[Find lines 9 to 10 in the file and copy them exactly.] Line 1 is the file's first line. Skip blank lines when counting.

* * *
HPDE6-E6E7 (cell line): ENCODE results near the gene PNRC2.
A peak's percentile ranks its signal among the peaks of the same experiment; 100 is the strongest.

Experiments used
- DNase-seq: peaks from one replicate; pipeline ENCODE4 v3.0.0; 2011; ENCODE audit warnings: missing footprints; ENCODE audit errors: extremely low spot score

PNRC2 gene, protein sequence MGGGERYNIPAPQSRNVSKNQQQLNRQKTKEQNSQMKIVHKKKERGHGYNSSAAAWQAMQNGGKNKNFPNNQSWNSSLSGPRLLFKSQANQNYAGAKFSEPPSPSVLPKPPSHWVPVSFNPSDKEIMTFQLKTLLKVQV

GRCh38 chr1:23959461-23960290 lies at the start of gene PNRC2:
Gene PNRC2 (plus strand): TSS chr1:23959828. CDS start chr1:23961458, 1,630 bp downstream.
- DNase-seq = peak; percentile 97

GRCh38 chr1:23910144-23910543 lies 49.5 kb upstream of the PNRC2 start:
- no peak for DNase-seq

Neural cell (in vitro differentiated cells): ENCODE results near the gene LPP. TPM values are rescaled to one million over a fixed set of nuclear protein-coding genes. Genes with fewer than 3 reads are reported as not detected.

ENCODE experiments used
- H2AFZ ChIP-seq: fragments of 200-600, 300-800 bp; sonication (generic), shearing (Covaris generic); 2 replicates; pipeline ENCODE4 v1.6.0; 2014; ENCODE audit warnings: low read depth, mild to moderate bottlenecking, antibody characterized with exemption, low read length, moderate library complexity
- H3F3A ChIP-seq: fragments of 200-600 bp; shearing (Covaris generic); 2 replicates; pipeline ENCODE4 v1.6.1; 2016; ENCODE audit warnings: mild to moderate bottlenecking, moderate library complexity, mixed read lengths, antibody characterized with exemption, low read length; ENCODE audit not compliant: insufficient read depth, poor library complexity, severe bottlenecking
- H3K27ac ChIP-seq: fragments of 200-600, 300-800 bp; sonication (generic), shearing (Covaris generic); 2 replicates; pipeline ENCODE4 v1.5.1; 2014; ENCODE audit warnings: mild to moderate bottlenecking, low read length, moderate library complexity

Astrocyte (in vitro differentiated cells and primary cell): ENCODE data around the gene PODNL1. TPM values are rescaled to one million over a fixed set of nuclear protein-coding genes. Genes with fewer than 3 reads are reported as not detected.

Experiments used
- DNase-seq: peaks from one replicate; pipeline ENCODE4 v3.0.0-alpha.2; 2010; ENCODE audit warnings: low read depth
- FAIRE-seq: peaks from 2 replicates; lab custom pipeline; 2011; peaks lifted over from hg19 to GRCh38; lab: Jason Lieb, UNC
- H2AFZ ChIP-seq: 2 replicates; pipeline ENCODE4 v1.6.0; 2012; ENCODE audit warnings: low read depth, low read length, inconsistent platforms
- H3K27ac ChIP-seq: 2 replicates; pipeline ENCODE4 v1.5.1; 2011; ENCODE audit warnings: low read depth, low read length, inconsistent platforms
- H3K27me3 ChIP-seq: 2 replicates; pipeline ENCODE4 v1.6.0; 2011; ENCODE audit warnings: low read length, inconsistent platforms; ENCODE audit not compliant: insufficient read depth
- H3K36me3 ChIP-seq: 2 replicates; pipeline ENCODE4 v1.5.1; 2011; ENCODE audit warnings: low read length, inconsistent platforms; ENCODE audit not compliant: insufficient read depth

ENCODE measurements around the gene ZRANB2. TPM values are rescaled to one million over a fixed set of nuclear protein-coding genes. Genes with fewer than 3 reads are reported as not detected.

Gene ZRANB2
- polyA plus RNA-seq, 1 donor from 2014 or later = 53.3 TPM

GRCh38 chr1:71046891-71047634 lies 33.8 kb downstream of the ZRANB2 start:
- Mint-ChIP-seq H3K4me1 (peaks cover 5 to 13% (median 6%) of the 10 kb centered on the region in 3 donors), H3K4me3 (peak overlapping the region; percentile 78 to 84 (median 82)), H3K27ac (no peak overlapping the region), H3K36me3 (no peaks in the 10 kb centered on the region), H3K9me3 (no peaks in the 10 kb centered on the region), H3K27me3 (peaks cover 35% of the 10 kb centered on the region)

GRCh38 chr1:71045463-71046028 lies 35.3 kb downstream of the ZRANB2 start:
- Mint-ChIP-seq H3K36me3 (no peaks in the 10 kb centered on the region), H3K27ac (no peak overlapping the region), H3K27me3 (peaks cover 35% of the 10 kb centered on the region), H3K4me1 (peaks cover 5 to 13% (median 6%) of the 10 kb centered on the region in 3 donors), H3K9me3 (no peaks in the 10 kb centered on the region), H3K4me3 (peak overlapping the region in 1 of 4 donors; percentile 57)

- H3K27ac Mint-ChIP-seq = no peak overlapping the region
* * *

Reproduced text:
GRCh38 chr1:23910144-23910543 lies 49.5 kb upstream of the PNRC2 start:
- no peak for DNase-seq